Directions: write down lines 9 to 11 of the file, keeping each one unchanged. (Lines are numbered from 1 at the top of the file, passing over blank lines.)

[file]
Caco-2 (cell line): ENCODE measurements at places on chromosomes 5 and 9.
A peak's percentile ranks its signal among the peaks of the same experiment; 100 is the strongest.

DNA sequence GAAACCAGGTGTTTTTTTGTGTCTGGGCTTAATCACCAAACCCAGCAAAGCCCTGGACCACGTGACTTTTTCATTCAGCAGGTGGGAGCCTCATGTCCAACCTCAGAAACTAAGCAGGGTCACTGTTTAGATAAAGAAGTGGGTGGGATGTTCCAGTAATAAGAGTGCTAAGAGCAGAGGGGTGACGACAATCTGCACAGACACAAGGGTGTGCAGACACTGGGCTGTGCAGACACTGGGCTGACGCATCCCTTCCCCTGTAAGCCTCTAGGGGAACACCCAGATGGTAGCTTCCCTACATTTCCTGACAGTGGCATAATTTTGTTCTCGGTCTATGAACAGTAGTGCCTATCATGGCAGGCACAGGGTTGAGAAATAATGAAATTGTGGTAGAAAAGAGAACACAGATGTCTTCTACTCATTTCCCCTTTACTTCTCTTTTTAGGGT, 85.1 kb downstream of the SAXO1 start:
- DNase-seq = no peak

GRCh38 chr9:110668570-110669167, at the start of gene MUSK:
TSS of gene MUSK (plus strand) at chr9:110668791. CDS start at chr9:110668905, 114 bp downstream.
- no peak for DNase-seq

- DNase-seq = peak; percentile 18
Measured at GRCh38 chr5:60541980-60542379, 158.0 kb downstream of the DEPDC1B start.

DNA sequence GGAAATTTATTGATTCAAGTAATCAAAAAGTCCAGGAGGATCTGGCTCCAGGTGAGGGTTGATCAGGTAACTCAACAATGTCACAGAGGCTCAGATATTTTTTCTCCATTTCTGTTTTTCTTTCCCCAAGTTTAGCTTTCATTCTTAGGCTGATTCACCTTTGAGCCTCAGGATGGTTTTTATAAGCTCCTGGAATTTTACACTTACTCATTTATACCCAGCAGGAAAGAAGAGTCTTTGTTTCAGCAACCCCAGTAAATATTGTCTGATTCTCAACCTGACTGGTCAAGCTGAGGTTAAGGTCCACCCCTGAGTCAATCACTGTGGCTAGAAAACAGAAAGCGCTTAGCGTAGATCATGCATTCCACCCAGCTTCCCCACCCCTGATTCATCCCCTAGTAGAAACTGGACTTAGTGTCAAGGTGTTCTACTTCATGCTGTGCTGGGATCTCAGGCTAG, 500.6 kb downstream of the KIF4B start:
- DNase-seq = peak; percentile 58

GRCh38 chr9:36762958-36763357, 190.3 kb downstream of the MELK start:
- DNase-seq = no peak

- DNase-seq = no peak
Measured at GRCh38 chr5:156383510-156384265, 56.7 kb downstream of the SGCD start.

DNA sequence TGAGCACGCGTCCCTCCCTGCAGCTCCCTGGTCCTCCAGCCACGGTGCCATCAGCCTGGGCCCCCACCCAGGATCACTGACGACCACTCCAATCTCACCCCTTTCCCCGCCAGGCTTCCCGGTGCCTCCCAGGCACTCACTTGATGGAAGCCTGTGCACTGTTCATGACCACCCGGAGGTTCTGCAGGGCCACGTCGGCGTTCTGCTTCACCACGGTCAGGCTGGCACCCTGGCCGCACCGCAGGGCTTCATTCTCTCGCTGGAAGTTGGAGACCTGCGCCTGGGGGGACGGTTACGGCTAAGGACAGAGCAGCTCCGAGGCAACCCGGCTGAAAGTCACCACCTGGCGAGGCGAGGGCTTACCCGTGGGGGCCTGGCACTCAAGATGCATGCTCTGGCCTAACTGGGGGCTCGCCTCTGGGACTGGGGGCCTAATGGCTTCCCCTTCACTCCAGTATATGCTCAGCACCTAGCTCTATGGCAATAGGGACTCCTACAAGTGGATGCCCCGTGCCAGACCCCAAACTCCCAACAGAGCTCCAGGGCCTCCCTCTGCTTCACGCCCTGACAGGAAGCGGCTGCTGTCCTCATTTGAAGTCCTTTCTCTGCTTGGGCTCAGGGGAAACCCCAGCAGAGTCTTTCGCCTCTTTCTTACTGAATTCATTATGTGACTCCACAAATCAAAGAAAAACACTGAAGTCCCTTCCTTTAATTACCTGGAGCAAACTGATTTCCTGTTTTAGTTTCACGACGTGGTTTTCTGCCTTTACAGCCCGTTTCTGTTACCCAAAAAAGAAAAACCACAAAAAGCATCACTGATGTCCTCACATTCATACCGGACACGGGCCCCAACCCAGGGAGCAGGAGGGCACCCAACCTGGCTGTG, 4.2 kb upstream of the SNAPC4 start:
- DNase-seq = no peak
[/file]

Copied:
Measured at GRCh38 chr5:60541980-60542379, 158.0 kb downstream of the DEPDC1B start.

DNA sequence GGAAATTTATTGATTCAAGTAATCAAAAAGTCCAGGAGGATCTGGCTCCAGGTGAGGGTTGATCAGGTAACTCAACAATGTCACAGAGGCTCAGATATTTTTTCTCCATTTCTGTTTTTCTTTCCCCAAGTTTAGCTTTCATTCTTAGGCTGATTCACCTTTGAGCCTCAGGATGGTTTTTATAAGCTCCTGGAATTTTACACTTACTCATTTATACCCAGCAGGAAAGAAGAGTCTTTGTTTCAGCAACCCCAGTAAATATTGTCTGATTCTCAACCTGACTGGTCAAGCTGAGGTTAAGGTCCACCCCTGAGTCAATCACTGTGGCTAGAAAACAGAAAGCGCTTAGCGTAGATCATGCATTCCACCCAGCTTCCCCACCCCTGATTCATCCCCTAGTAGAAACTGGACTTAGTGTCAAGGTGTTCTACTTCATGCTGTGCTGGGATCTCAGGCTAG, 500.6 kb downstream of the KIF4B start:
- DNase-seq = peak; percentile 58